Perhaps you’re a car owner interested in adding that fresh coat of paint to their car, but either live far away from a garage or don’t have the financials needed to engage a professional car painting service? In that case, you’ve landed on just the right article because our primary goal is to give you the right set of instructions to help you know how to repaint your car on your own.
The truth is that painting your car can be a meticulous and time-consuming task. And in order to be successful in your undertaking, you need to make appropriate arrangements and gather all the tools-of-trade ready and by your side. You also need to prepare the location where you want to paint your car and protect yourself from the potential dangers by having the appropriate protective gear. Below, we’ve broken down the steps and requirements so that you can spray paint your car like a professional.
Equipment And Materials That You’ll Need For The Process
In order to decently spray paint your car, you will need to put your hands around a few essential tools and materials before you even pick your location for the painting. These tools and materials include old newspapers, a sander, a high-performing specialized automotive pay spray gun, painter’s tape, gas mask, safety goggles, and of course, the spray paint for automotive application.
If you want to go a step further and do the job like a true professional, you might also need a power sander, sanding pads, an air compressor, a cleaning solvent, paint thinner, a clear coat lacquer, a rag, and a rubbing compound.
Choose The Location
Once you have the needed equipment and materials, you should first consider selecting the right location for the spray paint job. Since paints are often carcinogenic and possess sharp, unpleasant smells, the perfect place for spray painting your car should be as far as possible from areas that people inhabit.
Also, the location must be detached from living places so that you can minimize any eventual interferences from passersby and third parties. After finding the right spot for this process, go ahead and cordon it off by marking it as “out of bounds” to any unauthorized persons.
Sanding, Cleaning, And Taping The Surfaces
Once you find the perfect location for spray painting your car, you can begin the actual operation. Begin by giving your paint a smooth and even surface onto which the paint can adhere. You should sand the entire vehicle using circular motions, either to the bare metal, to the initial primer, or at least enough for your fresh paint to adhere to. If you want to do the job as quickly as possible, the third option will suffice. Nevertheless, you’ll get the best results from sanding down your car to the bare metal.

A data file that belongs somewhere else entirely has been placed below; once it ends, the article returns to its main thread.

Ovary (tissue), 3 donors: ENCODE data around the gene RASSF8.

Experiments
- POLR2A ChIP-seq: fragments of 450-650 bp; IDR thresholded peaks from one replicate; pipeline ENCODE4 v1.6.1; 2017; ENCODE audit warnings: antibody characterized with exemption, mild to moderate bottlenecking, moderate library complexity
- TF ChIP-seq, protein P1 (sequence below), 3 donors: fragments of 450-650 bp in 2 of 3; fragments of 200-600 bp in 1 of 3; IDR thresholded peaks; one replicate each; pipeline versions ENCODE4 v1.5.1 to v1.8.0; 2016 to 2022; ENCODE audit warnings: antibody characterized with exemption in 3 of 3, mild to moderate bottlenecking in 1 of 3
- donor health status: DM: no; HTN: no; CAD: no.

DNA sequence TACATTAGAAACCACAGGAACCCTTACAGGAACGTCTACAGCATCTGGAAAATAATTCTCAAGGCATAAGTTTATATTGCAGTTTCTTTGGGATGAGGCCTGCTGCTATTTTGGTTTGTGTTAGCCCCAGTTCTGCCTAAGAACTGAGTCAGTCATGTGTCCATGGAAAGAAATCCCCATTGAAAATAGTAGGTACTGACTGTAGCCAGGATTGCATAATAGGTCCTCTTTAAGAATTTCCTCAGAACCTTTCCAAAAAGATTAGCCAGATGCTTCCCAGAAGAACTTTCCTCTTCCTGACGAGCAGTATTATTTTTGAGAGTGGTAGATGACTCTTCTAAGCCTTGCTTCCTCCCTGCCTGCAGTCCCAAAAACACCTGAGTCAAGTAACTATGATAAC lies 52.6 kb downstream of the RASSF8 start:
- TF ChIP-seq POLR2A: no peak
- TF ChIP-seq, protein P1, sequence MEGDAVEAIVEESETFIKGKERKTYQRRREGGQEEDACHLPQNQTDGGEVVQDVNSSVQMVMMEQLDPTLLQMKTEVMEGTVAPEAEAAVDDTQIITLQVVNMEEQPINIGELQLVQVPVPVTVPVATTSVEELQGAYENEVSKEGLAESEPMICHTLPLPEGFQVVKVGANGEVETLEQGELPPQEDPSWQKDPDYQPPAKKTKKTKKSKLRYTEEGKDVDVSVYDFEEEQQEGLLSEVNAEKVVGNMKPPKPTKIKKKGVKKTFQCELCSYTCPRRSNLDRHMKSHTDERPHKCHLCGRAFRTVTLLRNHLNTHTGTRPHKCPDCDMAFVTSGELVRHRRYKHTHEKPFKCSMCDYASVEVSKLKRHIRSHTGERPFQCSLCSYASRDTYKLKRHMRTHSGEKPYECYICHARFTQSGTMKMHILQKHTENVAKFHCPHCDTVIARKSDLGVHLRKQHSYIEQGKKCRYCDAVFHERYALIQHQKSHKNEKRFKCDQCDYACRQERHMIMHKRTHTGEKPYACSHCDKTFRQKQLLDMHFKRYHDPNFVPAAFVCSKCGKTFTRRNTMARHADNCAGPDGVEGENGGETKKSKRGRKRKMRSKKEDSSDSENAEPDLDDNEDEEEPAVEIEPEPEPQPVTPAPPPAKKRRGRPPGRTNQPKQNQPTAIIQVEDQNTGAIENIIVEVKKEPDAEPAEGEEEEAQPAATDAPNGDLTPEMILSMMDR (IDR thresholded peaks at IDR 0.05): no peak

Use an old rag and denatured alcohol to wipe down all surfaces of your car thoroughly and remove any oil residue. Afterward, use masking tape and newspaper to cover the areas of your vehicle that you don’t want to be repainted, including grills, mirrors, window trim, and door handles.
If you’ve decided to sand down your car to the bare metal, you’ll need to use a corrosion-resistant and self-etching primer to prime the surface of your vehicle. If you’ve just removed any rust, ensure to prime the surfaces by feathering them until they are smooth. Afterward, apply enough primer to the feathered surfaces. Allow the primer to cure thoroughly, then sand the newly primed surfaces once more. Finally, wipe the primed surfaces with a rag slightly dampened with thinner.
Once you’re ready for painting, ensure that you follow the manufacturer’s directions and carefully prepare the paint for spraying. Hold the spray gun about six inches away from your car’s surface, and using a side-to-side sweeping motion, apply the paint in even and thin coats. Usually, it will take two to three coats to completely cover your car’s surface. Read the manufacturer’s label to understand the paint’s drying time as this can vary from 15 minutes to a full hour.
Right before you apply your last coat of paint, sand the surfaces once again to remove any powdery residue and afterward wipe with a clean rug. Finally, apply a clear coat lacquer using the same painting side-to-side technique and remove the masking tape while the clear coat is still wet.
In the end, using perfectly round circular motions, complete your car’s new paint job by buffing out all painted surfaces. Furthermore, you can use a rubbing compound to bring out a glossy finish and successfully round up your first spray painting like a professional.